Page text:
Nano-indentation – where a diamond tip (spherical or sharp-edged) is driven into the material (penetrating up to depths of few hundred nano-meter) to test the hardness and elastic properties of few-micron-thick layers. 

Electron microscopy – We can use electron microscopy to characterise the ion-implanted layers. Transmission electron microscopy, has resolution of ~ 2 nm and can directly image most defects of size greater than this dimension. This can help us image defects retained in the implanted layer. Scanning electron microscopy can help us image the tiny indents made in the ion-implanted layer and draw comparisons for example between those in pure metal with those in ion-implanted ones. 

Atomic force microscopy – As seen above, SEM can show us that there are large changes between the spherical nano-indents made in pure tungsten and helium-implanted tungsten. We can examine these changes in further detail using AFM. Here using a combination of lasers and high precision cantilever tip we can measure the roughness and surface height with nano-meter resolution. Below we can see changes in surface profile induced by radiation defects, as measured by AFM with resolution of tens of nano-meter. 

High-resolution EBSD & Synchrotron X-ray diffraction – From techniques like nano-indentation and AFM, we can make out if the implanted material is behaving different to the pure material i.e. if the radiation defects are making their presence felt. But to understand how and why these changes occur, we need to examine in more detail the area around and under the indents. High-resolution EBSD (electron back-scatter diffraction) and X-ray diffraction allow us to measure the strains and stresses in the thin implanted layer with 10-4 resolution. This information can be directly linked to the concentration of retained radiation defects and the pathways they adopt to change the material behaviour.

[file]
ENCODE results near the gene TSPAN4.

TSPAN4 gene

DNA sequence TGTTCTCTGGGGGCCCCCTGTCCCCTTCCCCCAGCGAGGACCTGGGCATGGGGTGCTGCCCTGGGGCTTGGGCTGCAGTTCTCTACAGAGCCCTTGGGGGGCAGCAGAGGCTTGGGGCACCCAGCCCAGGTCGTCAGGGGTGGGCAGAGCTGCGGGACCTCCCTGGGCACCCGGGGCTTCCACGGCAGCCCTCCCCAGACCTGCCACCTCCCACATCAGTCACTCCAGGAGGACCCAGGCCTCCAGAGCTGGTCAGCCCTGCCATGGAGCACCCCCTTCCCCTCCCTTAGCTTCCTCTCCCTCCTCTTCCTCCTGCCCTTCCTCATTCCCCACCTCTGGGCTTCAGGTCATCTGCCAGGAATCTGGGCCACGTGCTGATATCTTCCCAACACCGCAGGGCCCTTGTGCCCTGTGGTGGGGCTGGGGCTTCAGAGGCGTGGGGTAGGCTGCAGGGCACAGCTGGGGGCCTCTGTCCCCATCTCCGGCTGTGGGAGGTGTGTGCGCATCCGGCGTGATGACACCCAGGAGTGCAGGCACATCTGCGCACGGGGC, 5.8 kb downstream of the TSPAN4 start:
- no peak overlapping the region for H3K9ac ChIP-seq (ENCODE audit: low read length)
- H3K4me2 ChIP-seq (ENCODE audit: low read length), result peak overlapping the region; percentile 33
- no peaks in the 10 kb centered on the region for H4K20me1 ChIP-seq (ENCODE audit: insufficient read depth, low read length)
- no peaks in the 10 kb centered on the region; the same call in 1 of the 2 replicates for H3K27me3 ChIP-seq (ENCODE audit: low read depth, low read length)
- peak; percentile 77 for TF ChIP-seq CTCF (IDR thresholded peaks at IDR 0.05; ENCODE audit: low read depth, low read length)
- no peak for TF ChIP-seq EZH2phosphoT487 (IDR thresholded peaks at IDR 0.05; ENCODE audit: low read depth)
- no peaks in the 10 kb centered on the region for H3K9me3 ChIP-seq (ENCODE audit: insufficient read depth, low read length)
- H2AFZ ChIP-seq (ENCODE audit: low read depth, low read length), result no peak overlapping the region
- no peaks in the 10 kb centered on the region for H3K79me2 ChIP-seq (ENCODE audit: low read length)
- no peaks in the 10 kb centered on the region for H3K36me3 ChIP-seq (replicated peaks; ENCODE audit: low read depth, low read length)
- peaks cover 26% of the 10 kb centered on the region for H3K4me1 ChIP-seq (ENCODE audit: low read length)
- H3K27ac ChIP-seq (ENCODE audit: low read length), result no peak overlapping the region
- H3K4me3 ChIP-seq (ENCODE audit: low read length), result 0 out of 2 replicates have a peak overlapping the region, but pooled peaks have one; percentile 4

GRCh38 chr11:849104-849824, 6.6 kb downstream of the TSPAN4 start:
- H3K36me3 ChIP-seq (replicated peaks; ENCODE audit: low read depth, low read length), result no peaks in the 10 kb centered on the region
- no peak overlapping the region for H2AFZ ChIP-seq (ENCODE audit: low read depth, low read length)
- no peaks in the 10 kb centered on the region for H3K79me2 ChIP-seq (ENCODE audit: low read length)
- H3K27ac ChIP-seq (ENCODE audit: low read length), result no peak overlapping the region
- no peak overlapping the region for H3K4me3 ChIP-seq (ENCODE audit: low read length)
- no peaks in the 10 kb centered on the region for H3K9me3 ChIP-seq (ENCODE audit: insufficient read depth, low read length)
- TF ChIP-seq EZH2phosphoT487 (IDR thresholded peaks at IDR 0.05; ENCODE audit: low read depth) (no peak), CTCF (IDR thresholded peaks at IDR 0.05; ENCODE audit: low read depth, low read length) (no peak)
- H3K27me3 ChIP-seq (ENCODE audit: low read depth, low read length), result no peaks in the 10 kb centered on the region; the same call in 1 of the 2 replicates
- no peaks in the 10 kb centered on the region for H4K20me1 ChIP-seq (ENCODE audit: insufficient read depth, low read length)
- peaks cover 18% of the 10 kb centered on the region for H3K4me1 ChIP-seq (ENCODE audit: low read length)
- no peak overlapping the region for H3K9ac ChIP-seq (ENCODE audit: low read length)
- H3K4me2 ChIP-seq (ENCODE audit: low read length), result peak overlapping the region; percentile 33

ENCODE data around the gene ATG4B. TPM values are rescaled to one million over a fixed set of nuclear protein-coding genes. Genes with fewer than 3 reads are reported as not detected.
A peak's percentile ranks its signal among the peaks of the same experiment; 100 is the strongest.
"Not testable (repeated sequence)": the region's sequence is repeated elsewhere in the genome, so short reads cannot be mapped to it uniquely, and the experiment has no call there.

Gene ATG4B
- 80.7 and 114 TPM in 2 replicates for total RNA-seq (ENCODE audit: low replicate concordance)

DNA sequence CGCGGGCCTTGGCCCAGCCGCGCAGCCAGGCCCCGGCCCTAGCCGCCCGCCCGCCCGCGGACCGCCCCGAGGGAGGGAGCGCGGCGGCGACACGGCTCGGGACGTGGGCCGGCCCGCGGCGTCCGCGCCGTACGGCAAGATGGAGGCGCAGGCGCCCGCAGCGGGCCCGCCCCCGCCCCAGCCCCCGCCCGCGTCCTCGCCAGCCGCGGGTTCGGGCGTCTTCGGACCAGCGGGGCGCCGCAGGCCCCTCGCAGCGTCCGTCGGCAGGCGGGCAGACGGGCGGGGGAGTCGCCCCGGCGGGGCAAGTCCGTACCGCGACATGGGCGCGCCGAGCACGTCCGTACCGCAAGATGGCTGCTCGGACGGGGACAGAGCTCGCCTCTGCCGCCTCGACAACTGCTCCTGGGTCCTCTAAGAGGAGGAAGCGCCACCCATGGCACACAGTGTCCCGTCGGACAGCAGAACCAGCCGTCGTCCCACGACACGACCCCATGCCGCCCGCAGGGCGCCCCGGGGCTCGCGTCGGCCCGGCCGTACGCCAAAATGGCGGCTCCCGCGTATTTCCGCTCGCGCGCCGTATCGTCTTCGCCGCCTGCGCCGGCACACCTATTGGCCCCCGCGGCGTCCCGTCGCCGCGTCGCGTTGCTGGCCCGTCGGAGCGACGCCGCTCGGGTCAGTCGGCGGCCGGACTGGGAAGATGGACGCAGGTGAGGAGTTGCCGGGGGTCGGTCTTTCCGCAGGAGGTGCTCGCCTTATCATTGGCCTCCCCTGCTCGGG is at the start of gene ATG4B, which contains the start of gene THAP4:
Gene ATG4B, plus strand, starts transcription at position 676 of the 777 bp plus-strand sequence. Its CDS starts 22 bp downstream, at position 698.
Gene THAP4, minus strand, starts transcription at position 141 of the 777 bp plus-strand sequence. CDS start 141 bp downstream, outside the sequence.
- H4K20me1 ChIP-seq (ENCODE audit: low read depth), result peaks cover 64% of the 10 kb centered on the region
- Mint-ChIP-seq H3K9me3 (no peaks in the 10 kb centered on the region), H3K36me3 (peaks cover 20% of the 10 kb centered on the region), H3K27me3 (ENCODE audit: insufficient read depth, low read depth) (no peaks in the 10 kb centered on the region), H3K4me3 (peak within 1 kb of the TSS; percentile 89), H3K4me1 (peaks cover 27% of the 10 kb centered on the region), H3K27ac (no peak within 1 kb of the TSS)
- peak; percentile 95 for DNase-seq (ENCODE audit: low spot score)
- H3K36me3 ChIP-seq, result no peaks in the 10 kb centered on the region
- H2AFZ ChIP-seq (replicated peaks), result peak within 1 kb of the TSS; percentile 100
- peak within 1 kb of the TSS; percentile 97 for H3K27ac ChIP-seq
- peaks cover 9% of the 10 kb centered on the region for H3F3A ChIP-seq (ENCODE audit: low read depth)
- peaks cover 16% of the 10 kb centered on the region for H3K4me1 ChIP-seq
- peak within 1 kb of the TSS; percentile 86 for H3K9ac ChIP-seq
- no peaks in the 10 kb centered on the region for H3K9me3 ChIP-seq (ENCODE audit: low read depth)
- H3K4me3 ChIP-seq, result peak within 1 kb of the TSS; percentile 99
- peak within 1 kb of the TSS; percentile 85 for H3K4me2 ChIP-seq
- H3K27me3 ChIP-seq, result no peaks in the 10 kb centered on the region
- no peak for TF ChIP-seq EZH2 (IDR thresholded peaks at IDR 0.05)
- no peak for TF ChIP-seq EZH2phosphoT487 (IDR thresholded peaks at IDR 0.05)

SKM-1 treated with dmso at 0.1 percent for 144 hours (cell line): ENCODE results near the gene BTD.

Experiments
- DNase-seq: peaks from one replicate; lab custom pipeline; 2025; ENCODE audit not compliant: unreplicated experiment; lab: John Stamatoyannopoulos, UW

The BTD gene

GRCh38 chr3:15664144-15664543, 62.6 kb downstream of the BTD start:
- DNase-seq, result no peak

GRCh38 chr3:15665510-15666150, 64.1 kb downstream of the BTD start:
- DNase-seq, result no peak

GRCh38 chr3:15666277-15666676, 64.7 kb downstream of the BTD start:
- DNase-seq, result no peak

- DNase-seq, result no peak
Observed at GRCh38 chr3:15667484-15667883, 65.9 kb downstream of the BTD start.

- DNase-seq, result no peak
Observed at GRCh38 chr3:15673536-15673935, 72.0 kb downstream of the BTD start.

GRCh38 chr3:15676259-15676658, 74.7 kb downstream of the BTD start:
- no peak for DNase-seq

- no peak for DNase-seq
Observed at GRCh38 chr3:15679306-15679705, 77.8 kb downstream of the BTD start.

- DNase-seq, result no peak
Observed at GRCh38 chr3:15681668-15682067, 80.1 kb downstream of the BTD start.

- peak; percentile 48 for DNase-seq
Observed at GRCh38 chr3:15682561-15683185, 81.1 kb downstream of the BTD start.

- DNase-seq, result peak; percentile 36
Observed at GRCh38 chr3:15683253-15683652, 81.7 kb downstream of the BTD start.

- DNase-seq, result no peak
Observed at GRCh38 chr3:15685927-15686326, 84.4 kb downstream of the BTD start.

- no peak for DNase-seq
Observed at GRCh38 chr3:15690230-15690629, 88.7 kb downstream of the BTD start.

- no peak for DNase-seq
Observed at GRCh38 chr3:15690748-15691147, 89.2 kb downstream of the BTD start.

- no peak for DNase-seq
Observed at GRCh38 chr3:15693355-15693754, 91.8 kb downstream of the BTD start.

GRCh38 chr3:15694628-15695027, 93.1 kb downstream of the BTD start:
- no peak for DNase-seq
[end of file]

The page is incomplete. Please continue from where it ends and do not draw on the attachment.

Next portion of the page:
From the combination of the experimental observations we can gather two key things:

  • If there are changes induced by radiation defects
  • Get hints of why these changes are happening?

While these deductions are important, we must remember that they have all been gathered from the few micron thick implanted layer i.e. all these results are essentially relevant to the small-scale. To predict the performance of radiation damaged engineering components, we must translate our deductions to the macroscopic scale. 

Further experiments cannot help us here, as ions cannot penetrate more than few microns. So we address this problem by using computational modelling.  We use our scientific understanding gathered from the experiments on the thin ion-implanted layer, to formulate a computational material model which is representative of the ion-implanted layer. We use this material model to simulate the small-scale experiments and tune and test the model parameters to reproduce the experimental results. 

We can then use this verified material formulation to build a model of an irradiated engineering component and virtually test its performance through macroscopic mechanical tests. When developing these material formulations we account for the crystallography of the concerned metal to make the predictions more accurate. These formulations are then called crystal plasticity models (CPFE). These CPFE models include a parameter to eliminate any size effects in translation from small-scale to macroscopic scale.  

We hope that our combined experimental and modelling efforts can help accurately predict the performance of radiation damaged components and take us a step forward to commercially realising the fusion reactor. A final glimpse of the whole trajectory across experiments and modelling is shown below.